Max Kieffer was in brilliant form a few weeks back when he came second in Austria and then in the first of the Canary Swing events and although he has missed three cuts since then he hasn’t been terrible by any means. I wonder if a return to home surroundings with home fans cheering for him will bring out the best of this pure ball striker once again. If it does then those efforts I highlighted make him a leading runner here. In those two events he posted monster numbers in the strokes gained from tee to green and on approach statistics and that could be a big thing this week because not many will have been able to get a practice round in so ball striking his key. He knows this place and can outrun his price.
Finally I’ll take a stab in the dark on Maverick Antcliff, another who has missed his last two cuts but who could be worth a go based on three starts ago when he was second to Garrick Higgo in the Canary Islands Championship. Nobody was beating the South African that week so the Australian basically won the proper tournament that was going on. In that Canary Swing, Antcliff played all three events and posted strokes gained tee to green numbers of 8-8-2 and approach numbers of 3-2-4. He is clearly a man who can hit the ball very well and if he can take to the course from the get go he could go well. Of the 12 rounds he played on the Spanish islands, seven were 66 or better so he can score when he’s in the mood. He might be another who is a decent price.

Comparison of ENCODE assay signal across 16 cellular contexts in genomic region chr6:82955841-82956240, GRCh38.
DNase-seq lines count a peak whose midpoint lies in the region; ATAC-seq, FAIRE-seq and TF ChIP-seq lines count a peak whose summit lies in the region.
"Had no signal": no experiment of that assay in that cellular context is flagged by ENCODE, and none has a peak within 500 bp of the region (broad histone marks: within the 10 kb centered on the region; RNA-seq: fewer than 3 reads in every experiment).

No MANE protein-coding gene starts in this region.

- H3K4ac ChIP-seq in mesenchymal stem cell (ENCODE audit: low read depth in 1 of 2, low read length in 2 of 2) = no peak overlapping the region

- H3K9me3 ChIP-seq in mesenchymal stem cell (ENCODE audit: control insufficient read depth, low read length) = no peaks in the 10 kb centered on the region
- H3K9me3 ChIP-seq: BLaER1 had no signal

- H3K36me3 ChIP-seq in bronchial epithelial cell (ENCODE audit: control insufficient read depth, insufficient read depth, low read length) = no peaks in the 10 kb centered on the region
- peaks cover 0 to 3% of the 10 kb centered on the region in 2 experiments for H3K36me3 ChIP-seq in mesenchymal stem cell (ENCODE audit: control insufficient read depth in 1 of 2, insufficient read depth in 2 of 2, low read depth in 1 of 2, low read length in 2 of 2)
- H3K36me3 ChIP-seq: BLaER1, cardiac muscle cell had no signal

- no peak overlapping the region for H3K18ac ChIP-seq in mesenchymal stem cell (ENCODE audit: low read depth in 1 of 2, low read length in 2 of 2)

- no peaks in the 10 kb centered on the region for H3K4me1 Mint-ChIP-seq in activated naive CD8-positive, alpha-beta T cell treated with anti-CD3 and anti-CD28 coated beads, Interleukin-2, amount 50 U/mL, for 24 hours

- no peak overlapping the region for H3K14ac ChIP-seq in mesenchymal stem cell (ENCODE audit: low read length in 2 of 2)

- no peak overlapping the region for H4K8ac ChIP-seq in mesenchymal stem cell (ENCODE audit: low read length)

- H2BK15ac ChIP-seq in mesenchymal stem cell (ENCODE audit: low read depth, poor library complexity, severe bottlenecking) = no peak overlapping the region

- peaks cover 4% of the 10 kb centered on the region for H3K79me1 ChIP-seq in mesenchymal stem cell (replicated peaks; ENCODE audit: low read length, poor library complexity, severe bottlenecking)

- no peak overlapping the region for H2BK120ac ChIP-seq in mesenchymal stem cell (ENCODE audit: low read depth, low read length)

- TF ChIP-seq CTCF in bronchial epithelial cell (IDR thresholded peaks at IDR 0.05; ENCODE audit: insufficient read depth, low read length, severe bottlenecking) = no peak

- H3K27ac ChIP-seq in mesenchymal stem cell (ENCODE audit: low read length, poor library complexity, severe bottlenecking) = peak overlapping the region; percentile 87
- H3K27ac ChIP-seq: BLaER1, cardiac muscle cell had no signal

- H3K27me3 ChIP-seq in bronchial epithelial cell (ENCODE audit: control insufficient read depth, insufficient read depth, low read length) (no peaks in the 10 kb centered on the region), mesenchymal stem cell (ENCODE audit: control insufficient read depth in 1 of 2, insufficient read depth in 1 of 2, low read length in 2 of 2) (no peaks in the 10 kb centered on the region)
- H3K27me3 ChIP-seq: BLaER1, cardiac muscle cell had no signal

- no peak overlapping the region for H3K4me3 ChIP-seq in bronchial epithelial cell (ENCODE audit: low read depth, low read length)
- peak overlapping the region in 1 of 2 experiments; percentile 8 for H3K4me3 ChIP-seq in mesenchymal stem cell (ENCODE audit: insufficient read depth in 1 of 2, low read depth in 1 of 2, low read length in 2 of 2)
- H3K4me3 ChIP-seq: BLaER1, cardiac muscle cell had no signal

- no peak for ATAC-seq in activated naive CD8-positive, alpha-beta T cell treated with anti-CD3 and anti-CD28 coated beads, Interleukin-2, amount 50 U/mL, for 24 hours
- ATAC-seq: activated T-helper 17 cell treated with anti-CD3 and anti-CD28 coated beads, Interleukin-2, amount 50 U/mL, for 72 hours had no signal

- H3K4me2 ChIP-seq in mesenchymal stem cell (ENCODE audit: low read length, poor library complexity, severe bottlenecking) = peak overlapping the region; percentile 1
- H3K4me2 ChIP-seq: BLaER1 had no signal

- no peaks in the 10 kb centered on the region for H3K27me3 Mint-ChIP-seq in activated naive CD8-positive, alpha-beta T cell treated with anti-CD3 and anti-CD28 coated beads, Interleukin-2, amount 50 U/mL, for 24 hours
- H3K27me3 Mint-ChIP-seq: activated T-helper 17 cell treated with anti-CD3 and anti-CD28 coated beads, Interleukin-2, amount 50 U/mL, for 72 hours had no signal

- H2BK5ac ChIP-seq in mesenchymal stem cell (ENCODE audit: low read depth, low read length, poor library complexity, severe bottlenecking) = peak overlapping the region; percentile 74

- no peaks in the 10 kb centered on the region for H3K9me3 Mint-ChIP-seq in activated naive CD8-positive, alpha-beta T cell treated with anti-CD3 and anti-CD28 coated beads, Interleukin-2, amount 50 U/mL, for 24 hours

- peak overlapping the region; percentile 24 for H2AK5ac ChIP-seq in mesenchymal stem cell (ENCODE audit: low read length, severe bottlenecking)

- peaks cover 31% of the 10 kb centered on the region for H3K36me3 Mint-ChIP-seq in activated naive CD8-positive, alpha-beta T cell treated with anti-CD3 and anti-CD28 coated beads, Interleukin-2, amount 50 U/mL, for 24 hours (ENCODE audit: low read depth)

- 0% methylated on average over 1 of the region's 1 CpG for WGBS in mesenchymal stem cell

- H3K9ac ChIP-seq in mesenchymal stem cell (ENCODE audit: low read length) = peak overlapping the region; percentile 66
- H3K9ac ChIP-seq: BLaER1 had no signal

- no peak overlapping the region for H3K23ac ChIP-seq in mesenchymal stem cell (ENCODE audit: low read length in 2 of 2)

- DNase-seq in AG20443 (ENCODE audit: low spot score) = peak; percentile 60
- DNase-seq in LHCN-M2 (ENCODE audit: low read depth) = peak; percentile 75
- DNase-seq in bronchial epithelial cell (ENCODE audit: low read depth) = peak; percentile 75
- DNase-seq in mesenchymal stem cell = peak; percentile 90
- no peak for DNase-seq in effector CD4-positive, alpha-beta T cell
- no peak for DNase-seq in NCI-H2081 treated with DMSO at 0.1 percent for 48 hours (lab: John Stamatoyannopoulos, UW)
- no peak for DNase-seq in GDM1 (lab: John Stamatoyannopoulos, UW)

Back A.Bjork to win Porsche European Open (e/w) for a 1/10 stake at 51.00 with William Hill (1/5 1-6)
Back him here:
Back R.Fox to win Porsche European Open (e/w) for a 1/10 stake at 51.00 with BetVictor (1/5 1-6)
Back M.Kieffer to win Porsche European Open (e/w) for a 0.5/10 stake at 101.00 with BetVictor (1/5 1-6)
Back M.Antcliff to win Porsche European Open (e/w) for a 0.5/10 stake at 151.00 with BetVictor (1/5 1-6)
Back them here:
Back J.Guerrier to win Porsche European Open (e/w) for a 0.5/10 stake at 91.00 with Coral (1/5 1-7)